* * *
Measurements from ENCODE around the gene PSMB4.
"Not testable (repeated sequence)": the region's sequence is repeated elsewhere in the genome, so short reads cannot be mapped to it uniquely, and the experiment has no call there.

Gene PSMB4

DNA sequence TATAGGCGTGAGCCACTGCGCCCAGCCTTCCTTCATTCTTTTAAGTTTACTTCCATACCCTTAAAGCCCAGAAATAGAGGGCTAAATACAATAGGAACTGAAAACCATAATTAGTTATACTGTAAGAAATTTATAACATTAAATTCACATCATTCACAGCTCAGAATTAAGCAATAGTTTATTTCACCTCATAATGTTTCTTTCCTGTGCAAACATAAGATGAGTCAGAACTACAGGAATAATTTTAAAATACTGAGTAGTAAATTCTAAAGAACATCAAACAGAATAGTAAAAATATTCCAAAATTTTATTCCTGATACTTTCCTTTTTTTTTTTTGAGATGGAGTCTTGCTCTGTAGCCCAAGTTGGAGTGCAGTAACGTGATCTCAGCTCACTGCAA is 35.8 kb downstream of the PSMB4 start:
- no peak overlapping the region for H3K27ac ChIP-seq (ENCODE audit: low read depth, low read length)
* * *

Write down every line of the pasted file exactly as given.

Measurements from ENCODE around the gene PSMB4.
"Not testable (repeated sequence)": the region's sequence is repeated elsewhere in the genome, so short reads cannot be mapped to it uniquely, and the experiment has no call there.

Gene PSMB4

DNA sequence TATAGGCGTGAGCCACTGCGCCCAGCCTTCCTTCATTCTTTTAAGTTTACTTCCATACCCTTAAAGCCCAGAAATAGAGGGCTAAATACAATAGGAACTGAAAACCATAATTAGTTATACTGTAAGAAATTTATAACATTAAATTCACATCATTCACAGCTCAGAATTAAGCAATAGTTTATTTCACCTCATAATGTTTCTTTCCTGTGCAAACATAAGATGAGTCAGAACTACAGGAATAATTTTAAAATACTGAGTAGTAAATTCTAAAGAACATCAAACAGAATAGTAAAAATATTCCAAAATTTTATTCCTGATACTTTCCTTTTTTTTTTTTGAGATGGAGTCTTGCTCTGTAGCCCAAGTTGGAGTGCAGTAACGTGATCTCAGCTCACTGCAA is 35.8 kb downstream of the PSMB4 start:
- no peak overlapping the region for H3K27ac ChIP-seq (ENCODE audit: low read depth, low read length)